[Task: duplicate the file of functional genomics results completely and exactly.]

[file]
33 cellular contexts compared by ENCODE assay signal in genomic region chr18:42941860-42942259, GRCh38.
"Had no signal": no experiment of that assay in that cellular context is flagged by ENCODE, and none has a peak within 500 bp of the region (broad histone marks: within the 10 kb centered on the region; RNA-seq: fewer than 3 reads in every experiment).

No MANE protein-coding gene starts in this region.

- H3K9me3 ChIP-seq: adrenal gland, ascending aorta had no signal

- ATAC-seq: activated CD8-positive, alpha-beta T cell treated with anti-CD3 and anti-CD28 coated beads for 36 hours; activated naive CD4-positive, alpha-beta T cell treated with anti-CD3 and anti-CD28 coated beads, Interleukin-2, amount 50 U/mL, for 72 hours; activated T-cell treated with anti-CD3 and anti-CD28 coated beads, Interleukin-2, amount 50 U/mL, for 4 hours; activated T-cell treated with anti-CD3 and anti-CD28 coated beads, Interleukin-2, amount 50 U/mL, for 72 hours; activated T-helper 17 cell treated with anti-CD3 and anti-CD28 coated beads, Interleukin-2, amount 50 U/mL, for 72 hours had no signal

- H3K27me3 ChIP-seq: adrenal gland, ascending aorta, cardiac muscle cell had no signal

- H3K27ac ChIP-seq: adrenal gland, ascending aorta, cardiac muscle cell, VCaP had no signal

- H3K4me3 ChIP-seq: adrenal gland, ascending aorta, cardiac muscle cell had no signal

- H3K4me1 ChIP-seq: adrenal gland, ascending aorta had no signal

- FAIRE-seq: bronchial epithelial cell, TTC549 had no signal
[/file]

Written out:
33 cellular contexts compared by ENCODE assay signal in genomic region chr18:42941860-42942259, GRCh38.
"Had no signal": no experiment of that assay in that cellular context is flagged by ENCODE, and none has a peak within 500 bp of the region (broad histone marks: within the 10 kb centered on the region; RNA-seq: fewer than 3 reads in every experiment).

No MANE protein-coding gene starts in this region.

- H3K9me3 ChIP-seq: adrenal gland, ascending aorta had no signal

- ATAC-seq: activated CD8-positive, alpha-beta T cell treated with anti-CD3 and anti-CD28 coated beads for 36 hours; activated naive CD4-positive, alpha-beta T cell treated with anti-CD3 and anti-CD28 coated beads, Interleukin-2, amount 50 U/mL, for 72 hours; activated T-cell treated with anti-CD3 and anti-CD28 coated beads, Interleukin-2, amount 50 U/mL, for 4 hours; activated T-cell treated with anti-CD3 and anti-CD28 coated beads, Interleukin-2, amount 50 U/mL, for 72 hours; activated T-helper 17 cell treated with anti-CD3 and anti-CD28 coated beads, Interleukin-2, amount 50 U/mL, for 72 hours had no signal

- H3K27me3 ChIP-seq: adrenal gland, ascending aorta, cardiac muscle cell had no signal

- H3K27ac ChIP-seq: adrenal gland, ascending aorta, cardiac muscle cell, VCaP had no signal

- H3K4me3 ChIP-seq: adrenal gland, ascending aorta, cardiac muscle cell had no signal

- H3K4me1 ChIP-seq: adrenal gland, ascending aorta had no signal

- FAIRE-seq: bronchial epithelial cell, TTC549 had no signal